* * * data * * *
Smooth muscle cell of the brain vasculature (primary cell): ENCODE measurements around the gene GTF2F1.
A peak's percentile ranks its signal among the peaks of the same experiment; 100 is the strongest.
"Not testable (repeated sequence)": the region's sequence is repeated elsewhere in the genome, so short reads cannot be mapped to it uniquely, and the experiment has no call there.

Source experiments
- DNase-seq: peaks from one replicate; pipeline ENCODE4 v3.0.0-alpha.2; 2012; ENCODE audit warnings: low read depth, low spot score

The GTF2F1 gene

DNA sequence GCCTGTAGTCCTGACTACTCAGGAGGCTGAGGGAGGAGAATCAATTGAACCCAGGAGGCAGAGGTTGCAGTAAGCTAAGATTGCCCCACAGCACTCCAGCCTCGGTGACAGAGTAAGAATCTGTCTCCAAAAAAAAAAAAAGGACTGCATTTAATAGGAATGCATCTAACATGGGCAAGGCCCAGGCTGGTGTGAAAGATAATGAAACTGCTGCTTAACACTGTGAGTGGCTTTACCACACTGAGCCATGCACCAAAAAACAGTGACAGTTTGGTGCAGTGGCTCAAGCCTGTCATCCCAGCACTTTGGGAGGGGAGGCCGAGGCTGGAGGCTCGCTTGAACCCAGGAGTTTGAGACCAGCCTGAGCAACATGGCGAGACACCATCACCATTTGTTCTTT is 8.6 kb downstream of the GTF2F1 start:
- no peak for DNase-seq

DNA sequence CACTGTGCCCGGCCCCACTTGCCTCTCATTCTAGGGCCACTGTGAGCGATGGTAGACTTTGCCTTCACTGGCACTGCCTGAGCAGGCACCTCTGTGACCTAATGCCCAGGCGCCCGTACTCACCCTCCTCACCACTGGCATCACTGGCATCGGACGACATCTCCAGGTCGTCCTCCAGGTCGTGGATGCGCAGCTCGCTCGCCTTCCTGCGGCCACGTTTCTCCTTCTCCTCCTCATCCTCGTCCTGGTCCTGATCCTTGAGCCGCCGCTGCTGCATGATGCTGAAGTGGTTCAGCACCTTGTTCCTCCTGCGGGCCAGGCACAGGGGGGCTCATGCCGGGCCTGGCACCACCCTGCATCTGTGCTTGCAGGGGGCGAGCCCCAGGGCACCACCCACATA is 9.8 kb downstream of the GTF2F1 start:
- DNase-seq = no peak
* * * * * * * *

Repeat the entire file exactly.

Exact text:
Smooth muscle cell of the brain vasculature (primary cell): ENCODE measurements around the gene GTF2F1.
A peak's percentile ranks its signal among the peaks of the same experiment; 100 is the strongest.
"Not testable (repeated sequence)": the region's sequence is repeated elsewhere in the genome, so short reads cannot be mapped to it uniquely, and the experiment has no call there.

Source experiments
- DNase-seq: peaks from one replicate; pipeline ENCODE4 v3.0.0-alpha.2; 2012; ENCODE audit warnings: low read depth, low spot score

The GTF2F1 gene

DNA sequence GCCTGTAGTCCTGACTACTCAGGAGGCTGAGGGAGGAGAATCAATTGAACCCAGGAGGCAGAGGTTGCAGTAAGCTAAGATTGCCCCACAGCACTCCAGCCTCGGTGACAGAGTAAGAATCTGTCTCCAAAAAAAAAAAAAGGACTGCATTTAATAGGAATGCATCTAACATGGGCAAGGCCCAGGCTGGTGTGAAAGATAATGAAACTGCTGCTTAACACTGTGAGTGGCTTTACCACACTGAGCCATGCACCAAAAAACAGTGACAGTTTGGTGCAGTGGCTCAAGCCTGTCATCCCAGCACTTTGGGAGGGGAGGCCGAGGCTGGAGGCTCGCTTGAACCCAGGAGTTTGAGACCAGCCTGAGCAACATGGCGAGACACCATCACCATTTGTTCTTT is 8.6 kb downstream of the GTF2F1 start:
- no peak for DNase-seq

DNA sequence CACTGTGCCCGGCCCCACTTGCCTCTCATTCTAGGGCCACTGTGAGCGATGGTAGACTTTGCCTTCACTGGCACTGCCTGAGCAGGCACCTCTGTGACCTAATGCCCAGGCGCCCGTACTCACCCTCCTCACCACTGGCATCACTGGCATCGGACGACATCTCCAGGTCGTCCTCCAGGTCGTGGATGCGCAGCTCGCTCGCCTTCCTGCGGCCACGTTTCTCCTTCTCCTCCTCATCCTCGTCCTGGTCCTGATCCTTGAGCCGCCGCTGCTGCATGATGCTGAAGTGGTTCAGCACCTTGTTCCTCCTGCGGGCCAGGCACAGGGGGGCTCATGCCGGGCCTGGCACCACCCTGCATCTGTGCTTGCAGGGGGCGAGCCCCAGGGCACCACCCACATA is 9.8 kb downstream of the GTF2F1 start:
- DNase-seq = no peak